Argued and Submitted November 20, 2008.
Filed May 8, 2009.
Eric Alan Isaacson, Coughlin Stoia Geller Rudman Robbins LLP, San Diego, CA, for the plaintiff-appellant.
Philip L. Graham, Jr., Sullivan Cromwell LLP, Los Angeles, CA, for the defendants-appellees.
Appeal from the United States District Court for the Central District of California, Stephen G. Larson, District Judge, Presiding. D.C. No. CV-05-08790-SGL(PLAx).
TRAGER, District Judge:
Judith Hatfield ("Hatfield") appeals the decision of the United States District Court for the Central District of California ("district court") granting a motion to dismiss in favor of Halifax PLC and HBOS PLC (the "Halifax Appellees") on statute of limitations grounds. Hatfield's allegations stem from a June 2, 1997, transaction in which Halifax Building Society ("HBS"), of which Hatfield was a member, was converted into a publicly traded company called Halifax PLC ("Halifax"). Hatfield claims that she, and similarly situated individuals, were deceived into believing that, upon completion of the transaction, they would be entitled to free shares in Halifax, which they never received. The district court found that Hatfield's claims, brought eight-and-a-half years after her causes of action arose, were barred by California's statutes of limitations, which are four years or less for each of Hatfield's claims. On appeal, Hatfield argues that: (1) this action is governed by the English six-year statute of limitations as provided by the choice of law provision in the Transfer Agreement between HBS and Halifax; and (2) the six-year limitations period was tolled by the filing of a previous class action in New Jersey state court, making this action timely. For the reasons stated below, we vacate the district court's decision concerning the untimeliness of Hatfield's action, but only with respect to Hatfield individually and members of the putative class who are California residents.
Hatfield was a member of HBS, a United Kingdom-based building society. In January 1997, HBS sent a voting packet and a "Transfer Document" to its nine million existing members, including Hatfield, informing them that the building society was converting into a publicly traded company called Halifax. The Transfer Document provided that, if the conversion was approved, each "qualifying member" would receive free shares in Halifax. The Transfer Document also outlined the conditions for member qualification, including the requirement that a member needed to have a registered address in the United Kingdom or a "permitted territory." The United States was not considered a "permitted territory." Approximately 8,000 members, including Hatfield, who resided in Santa Barbara, California, had registered addresses in the United States, which disqualified them from receiving the free Halifax shares. On February 24, 1997, a majority of HBS members, including Hatfield, voted in favor of the conversion. The conversion then took place on June 2, 1997, at which point the qualified members' rights to the free shares vested. The disqualified members received no shares.
"Registered Address" was defined in the Transfer Agreement as "the address to which the Member . . . has requested that communications from the Society be sent or (if he has not made such a request) the Member's . . . address in the Register of Members."
The Transfer Document specifically stated: A person will only be entitled to receive, or be allocated, free shares if, as at midnight on the day before vesting day, he or she has a registered address in the UK or one of the permitted territories. These are the territories where Halifax has identified a material number of customers and where the distribution of free shares would not result in a breach of local laws or require compliance with regulatory requirements which Halifax considers to be onerous.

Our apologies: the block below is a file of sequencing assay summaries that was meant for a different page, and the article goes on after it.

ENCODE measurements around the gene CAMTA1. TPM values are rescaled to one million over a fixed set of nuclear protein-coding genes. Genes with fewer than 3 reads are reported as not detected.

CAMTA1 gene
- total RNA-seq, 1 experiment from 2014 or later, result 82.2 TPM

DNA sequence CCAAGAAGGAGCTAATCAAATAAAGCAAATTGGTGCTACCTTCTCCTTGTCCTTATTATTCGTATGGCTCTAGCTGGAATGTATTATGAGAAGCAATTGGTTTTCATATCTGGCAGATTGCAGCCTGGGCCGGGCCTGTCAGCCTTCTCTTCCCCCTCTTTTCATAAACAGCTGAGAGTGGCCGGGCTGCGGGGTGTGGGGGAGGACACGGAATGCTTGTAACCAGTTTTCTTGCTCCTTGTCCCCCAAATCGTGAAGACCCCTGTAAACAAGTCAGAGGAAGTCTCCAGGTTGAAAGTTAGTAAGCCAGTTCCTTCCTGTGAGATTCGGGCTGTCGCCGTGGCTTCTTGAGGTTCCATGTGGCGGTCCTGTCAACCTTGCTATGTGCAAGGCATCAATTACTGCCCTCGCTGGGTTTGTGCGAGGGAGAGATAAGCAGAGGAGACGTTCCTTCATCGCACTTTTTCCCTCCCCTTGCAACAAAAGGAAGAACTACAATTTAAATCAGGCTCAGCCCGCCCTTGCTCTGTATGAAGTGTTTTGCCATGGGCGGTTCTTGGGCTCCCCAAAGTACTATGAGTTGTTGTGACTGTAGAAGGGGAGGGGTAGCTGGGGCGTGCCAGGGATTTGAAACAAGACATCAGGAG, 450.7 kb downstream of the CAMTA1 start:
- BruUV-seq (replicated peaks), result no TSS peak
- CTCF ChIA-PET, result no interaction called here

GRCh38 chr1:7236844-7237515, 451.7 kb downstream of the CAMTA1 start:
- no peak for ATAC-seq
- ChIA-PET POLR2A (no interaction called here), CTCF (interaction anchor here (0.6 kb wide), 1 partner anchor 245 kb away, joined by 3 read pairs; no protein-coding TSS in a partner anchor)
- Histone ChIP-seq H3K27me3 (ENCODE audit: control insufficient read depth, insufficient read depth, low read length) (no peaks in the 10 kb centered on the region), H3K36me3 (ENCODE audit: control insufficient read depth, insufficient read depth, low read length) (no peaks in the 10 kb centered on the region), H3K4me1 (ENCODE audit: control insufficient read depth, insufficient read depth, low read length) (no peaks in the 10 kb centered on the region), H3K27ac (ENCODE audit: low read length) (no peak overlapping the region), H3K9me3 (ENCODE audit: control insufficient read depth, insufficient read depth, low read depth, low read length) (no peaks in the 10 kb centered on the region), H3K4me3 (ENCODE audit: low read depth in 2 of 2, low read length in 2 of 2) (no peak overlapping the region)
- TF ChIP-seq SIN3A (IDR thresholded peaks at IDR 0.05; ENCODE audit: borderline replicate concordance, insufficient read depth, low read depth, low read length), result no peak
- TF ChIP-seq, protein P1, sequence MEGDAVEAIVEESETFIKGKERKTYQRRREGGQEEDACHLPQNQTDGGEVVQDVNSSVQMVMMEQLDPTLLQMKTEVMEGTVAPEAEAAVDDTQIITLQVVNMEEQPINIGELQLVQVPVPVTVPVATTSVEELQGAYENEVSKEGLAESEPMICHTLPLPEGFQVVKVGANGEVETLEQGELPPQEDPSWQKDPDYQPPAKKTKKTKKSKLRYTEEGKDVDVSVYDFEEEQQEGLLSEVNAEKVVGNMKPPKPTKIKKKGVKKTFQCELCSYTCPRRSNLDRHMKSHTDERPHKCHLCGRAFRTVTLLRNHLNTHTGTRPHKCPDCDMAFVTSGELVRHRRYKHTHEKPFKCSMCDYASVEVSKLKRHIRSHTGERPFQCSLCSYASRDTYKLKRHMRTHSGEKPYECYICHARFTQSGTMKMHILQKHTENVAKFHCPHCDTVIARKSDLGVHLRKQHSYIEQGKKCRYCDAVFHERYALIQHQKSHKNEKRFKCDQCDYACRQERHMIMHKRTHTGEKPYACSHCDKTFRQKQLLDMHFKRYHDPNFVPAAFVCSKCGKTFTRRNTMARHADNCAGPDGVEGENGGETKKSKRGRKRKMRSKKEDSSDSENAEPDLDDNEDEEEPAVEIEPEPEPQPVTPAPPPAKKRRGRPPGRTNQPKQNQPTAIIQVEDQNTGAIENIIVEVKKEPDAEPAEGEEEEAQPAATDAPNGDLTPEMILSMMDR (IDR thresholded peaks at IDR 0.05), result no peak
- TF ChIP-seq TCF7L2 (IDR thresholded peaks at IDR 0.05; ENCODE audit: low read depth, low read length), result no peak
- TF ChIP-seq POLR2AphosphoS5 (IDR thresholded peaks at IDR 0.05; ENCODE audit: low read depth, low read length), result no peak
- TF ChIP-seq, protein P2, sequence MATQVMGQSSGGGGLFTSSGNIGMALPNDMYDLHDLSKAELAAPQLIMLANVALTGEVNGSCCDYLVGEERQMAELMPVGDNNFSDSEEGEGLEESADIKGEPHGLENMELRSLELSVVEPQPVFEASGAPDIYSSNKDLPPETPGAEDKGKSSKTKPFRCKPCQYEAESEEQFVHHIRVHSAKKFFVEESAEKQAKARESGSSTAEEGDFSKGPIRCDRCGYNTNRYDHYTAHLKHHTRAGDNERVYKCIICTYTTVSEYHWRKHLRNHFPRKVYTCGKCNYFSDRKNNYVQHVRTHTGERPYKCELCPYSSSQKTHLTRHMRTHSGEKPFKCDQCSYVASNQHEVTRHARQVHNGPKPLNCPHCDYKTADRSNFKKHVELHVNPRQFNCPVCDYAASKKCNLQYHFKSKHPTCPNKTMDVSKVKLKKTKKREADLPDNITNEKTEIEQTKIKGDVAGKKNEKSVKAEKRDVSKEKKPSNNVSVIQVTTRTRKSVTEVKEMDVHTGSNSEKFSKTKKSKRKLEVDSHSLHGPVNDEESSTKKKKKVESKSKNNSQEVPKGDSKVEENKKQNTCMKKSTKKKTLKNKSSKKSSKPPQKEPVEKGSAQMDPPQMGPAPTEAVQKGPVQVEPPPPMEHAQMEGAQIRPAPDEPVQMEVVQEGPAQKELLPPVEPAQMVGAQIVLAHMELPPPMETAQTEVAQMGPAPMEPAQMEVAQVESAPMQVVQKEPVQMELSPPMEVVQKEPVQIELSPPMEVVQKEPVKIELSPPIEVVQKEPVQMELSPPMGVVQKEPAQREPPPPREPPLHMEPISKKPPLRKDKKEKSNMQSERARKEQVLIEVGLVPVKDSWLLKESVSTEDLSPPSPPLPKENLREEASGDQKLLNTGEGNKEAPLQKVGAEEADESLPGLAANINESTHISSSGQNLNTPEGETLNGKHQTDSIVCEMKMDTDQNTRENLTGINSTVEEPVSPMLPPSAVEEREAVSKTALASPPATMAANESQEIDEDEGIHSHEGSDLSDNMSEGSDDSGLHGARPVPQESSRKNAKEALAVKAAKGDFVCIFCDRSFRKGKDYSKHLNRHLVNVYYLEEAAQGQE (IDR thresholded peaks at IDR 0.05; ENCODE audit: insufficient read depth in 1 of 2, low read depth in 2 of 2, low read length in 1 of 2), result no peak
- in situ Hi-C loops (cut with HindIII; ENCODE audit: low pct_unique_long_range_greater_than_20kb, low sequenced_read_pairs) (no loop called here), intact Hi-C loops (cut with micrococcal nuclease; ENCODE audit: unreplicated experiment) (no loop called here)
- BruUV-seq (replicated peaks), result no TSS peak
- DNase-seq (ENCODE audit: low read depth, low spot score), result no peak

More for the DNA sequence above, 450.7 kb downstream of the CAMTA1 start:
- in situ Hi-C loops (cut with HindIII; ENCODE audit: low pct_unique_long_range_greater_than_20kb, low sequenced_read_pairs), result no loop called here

On June 2, 2003, Hatfield, along with three other former HBS members who failed to qualify for the free shares, filed a putative class action in New Jersey Superior Court ("New Jersey state court action") naming both Halifax and HBOS PLC, which in 2001 became the sole owner of Halifax, as defendants. The complaint primarily alleged that the plaintiffs were wrongfully deprived of their right to share in the proceeds of the sale of HBS.
On September 17, 2004, the New Jersey state court dismissed the entire action. On December 16, 2005, the New Jersey Appellate Division upheld the dismissal as to Hatfield, who resided outside of New Jersey at the time of the conversion, because the court did not have general jurisdiction over the Halifax Appellees, but it reversed the dismissal as to claims brought against Halifax by the only named plaintiff who was a New Jersey resident at the time of the transaction. Hyams v. Halifax PLC, No. A-1078-04T3, 2005 WL 3441230, at *9 (N.J.Super.Ct.App.Div. Dec.16, 2005).
Although finding that the New Jersey courts may exercise specific jurisdiction over the New Jersey plaintiffs claims against Halifax, the New Jersey Appellate Division remanded to the state court for a determination as to whether New Jersey could exercise specific jurisdiction over HBOS.
On December 16, 2005, the same day on which the New Jersey Appellate Division issued its decision affirming Hatfield's dismissal from the New Jersey state court action, Hatfield filed substantially the same putative class action against the Halifax Appellees in the United States District Court for the Central District of California ("the district court action"). Hatfield purported to represent herself and all other similarly situated plaintiffs who were wrongfully deprived of their right to share in the proceeds of the sale of HBS. The putative class was not limited to California residents.